myDevices end-user application supports Single Sign On with your preferred Identity Provider. In this scenerio, user federation such as user login and registration is automatically handled by an external Identity Provider. At this time we support two main protocols: OpenID Connect (an extension to OAuth 2.0) and SAML 2.0.
OpenID Connect (OIDC) is an authentication protocol that is an extension of OAuth 2.0. While OAuth 2.0 is a framework for building authorization protocols, OIDC is a full-fledged authentication and authorization protocol. OIDC uses Json Web Token (JWT) set of standards. These standards define an identity token JSON format and ways to digitally sign and encrypt data in a compact and web-friendly way.
There are two types of use cases when using OIDC. The first is when myDevices application asks the Identity Provider (IdP) service to authenticate a user for them. After a successful login, the myDevices application will receive an identity token (id_token) and an access token. The identity token contains information about the user such as username, email, and other profile information. The access token is digitally signed by the IdP and contains access information (such as user role mappings) that the myDevices application can use to determine what resources the user is allowed to access.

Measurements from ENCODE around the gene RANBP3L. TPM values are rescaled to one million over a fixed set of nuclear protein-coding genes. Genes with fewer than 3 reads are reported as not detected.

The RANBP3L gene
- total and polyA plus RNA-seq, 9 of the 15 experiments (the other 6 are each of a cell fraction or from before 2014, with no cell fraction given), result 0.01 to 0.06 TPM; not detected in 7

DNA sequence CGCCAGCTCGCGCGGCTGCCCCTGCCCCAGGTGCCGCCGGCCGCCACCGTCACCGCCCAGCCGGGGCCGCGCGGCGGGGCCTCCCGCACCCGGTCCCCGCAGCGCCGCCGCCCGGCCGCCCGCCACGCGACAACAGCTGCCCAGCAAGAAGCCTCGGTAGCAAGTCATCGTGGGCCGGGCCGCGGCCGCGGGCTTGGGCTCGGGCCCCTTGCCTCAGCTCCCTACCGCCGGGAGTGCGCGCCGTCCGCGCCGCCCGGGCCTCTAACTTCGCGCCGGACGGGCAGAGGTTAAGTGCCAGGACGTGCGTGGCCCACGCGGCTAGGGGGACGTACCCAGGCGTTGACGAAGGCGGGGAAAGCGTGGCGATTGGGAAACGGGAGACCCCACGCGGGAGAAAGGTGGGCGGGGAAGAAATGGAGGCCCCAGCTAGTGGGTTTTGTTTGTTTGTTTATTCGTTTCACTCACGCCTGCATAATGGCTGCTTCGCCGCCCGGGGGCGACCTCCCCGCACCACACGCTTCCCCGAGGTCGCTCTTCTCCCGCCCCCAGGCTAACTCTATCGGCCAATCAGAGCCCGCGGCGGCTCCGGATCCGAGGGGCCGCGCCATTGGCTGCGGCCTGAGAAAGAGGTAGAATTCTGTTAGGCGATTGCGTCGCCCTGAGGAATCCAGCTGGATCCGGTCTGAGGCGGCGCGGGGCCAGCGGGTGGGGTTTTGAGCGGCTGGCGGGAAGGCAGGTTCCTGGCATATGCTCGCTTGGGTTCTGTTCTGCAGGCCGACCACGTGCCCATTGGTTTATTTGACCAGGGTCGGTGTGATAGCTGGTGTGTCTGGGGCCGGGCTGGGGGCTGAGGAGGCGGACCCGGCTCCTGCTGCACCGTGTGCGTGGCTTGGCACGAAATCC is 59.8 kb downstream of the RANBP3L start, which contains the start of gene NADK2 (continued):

The second type of use cases is that of a client that wants to gain access to myDevices services. In this case, the client asks myDevices' Identity Provider to obtain an access token it can use to invoke on other remote services on behalf of the user. myDevices authenticates the user then asks the user for consent to grant access to the client requesting it. See our Admin or Cloud API for more information.
SAML 2.0 is a similar specification to OIDC, but older and more mature. It has its roots in SOAP and the a lot of WS-* specifications, so it tends to be a bit more verbose than OIDC. SAML 2.0 is primarily an authentication protocol that works by exchanging XML documents between the authentication server and the application. XML signatures and encryption are used to verify requests and responses.
There is really one type of use case when using SAML within myDevices. An application such as myDevices' PWA asks the SAML 2.0 Provider to authenticate a user for them. After a successful login, the myDevices's application will receive an XML document that contains something called a SAML assertion that specifies various attributes about the user. This XML document is digitally signed by the realm and contains access information.
Picking between OpenID Connect and SAML depends on your Identity Provider compatability and support. SAML is a more mature protocol choosen over the newer OIDC. In most cases, myDevices recommends OIDC due to the wider community support and compatibility and SAML seems to be more verbose. For example, OIDC is more suited for Web applications because it is easier to implement on the client side than SAML.